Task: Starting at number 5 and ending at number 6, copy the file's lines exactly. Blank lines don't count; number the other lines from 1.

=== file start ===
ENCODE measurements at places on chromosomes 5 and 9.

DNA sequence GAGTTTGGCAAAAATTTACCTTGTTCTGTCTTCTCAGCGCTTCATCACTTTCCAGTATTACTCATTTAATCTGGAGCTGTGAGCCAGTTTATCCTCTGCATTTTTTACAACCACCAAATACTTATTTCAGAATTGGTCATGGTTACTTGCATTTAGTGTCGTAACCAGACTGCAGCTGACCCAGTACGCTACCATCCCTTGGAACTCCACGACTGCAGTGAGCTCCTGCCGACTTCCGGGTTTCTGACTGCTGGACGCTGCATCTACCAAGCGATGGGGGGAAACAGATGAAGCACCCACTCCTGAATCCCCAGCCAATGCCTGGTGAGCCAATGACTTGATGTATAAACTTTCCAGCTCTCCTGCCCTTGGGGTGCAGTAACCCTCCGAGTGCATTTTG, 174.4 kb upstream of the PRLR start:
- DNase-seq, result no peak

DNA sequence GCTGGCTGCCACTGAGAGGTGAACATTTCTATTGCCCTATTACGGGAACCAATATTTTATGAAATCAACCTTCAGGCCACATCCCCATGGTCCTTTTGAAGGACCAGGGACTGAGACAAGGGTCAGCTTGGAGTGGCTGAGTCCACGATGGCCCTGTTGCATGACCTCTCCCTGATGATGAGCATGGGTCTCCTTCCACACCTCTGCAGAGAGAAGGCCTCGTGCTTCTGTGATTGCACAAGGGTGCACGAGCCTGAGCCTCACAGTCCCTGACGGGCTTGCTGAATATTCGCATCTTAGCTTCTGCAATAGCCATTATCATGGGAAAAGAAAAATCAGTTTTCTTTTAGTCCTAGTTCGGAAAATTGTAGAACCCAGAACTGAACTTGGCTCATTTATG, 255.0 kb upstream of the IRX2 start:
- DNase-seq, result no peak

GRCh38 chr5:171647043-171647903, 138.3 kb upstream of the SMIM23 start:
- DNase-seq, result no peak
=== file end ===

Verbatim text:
- DNase-seq, result no peak

GRCh38 chr5:171647043-171647903, 138.3 kb upstream of the SMIM23 start: